The Perfect Article
April 19, 2006 by Richard Johann

I started watching wrestling in 1988, back when kayfabe was still alive and kicking. Professional wrestling was a "sport" then, Vince McMahon was a "commentator", and a figure four leglock was "devastating". But for me, nothing defined this period more than the clear delineation (in the WWF at least) between the good guys and the bad guys. Now this line is all but extinct, but back then it was easy to tell who the villains were. And if you came to a wrestling event looking for someone to boo, you were going to be spoiled for choice.

This was a time of classic heels like "Ravishing" Rick Rude and "The Million Dollar Man" Ted DiBiase, as well as no nonsense bruisers like Bad News Brown, a guy who really didn't get along with anybody, heel or face. But the one that stood out the most in my eyes was a guy who called himself "Mr. Perfect". I don't know much about Curt Hennig's days in the AWA, didn't care for his run in WCW, and his post WCW tenure in the WWE was uneventful. But when he first stepped on the scene as Mr. Perfect, I immediately took notice. His character wasn't terribly ground breaking; he was your basic cocky heel. He would stride down to the ring while his classic style theme music emanated from the arena loud speakers, throw his sweat-drenched towel into the audience, spit his gum and smack it out of the air. These were all nice little gimmicks. But Perfect caught my attention for one reason and one reason only.

You see, before you had the undefeated Samoa Joe, and before Goldberg's "streak". There was "the perfect record". No one seemed able to beat this guy. That was astonishing to me! Time and time again, he would face the likes of Jake "the Snake" Roberts, Jimmy "Superfly" Snuka, Bret "the Hitman" Hart, even Hulk Hogan, and not one of them was able to gain a victory over him. Granted, he wouldn't always win by pinfall, but match after match, he would emerge, his perfect record still intact. And for good reason. Not only was he adept at breaking the rules, he was also a skilled technical wrestler. But what made him so effective in the ring, I think, was the fact that he was so damn methodical. As soon as Perfect gained the upper hand, he would slow the pace of the match down, bide his time, pick his shots. Then he would hit his opponent with a bevy of punches, stomps, forearms, kneelifts, stiff chops, and beautifully executed dropkicks, all the while boasting to the crowd and slapping and taunting his hapless victim, reminding him "You're in the ring with Mr. Perfect!" Indeed. This was a guy I loved to hate. All of this punishment would then inevitably culminate in the "Perfect-Plex". Being as I was still a kid at the time, I wasn't sure about too many things, except one . . . NOBODY kicked out of the Perfect-Plex! Sure, Hogan kicked out at the 1990 Royal Rumble, but I like to think Perfect, knowing he couldn't win the rumble match that way, intentionally released the hold. Anyway, the Hulkster then predictably "Hulked up" and threw Perfect over the top rope, though I don't think this counted as a loss for him. His record was still spotless. It seemed he would never lose.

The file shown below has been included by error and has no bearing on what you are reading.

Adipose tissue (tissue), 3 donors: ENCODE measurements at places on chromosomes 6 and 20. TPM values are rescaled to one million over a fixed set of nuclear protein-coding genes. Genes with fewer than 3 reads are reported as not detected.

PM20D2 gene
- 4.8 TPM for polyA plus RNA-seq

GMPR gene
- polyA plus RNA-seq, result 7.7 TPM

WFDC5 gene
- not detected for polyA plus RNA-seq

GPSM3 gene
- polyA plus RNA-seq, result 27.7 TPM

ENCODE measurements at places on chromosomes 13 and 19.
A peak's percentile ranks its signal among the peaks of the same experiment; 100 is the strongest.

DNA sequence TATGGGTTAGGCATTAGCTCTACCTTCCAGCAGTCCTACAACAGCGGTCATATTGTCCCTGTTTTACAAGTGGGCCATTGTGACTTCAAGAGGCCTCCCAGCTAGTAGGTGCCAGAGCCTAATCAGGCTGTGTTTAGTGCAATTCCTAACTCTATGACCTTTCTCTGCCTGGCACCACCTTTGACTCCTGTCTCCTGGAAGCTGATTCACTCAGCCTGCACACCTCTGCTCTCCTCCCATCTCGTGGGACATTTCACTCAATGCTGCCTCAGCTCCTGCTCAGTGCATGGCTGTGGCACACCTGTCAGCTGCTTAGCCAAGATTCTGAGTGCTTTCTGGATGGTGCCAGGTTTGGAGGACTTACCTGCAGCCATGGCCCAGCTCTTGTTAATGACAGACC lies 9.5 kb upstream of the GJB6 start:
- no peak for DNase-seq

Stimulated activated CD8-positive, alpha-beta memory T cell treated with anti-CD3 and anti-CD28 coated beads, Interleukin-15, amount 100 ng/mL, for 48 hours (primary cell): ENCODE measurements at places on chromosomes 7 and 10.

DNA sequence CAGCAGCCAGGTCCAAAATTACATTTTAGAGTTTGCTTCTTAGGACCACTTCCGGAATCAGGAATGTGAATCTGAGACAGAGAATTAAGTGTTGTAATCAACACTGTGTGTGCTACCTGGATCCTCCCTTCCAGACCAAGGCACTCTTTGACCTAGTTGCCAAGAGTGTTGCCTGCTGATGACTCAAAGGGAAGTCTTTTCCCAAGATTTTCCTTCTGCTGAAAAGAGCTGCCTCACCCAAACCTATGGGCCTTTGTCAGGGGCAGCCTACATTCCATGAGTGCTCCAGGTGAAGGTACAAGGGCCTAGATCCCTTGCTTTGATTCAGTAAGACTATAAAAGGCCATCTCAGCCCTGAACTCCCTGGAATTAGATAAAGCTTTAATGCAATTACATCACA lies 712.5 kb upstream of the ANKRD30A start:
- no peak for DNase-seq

Enter WrestleMania VI. In a match against Hulk's buddy Brutus "the Barber" Beefcake, the perfect one was inadvertently slung into the ring post and knocked out cold. "Surely he'll get his foot on the rope, or his henchman the Genius will distract the ref", I thought. One three count later, I found out how wrong I was. The unthinkable had just happened: Mr. Perfect had lost! The perfect record was no more! And it was down hill from there.

Most would argue that it wasn't until after that infamous event that Hennig achieved his greatest success in the WWF, becoming a two time Intercontinental champion. But for me it was meaningless. To me he was no longer Mr. Perfect. Hell, guys even started kicking out of the Perfect-Plex! I personally think the Perfect/Hogan feud should have started at the Royal Rumble then ended with Perfect losing his undefeated streak and the WrestleMania main event in one, single memorable moment. That, I feel, would have been a fitting end to such a cool heel character, not jobbing to Brutus "The Disciple-Bootyman-Hairface" Beefcake. Alas, this was not to be. The Ultimate Warrior's star was on the rise, and the WWF decided that the Immortal one should pass his retractable torch on to him at in the 'mania main event. (And we all know how that turned out). Oh well, here's some of my favorite Mr. Perfect quotes.

"Nobody beats Mr. Perfect! Nobody!"
"Now that's perfect!"
"You're in the ring with Mr. Perfect!"
"Come on Beefcake!" (at WM6)
"Who's next"!" (ditto)

by Richard Johann ..

Steve H. wrote: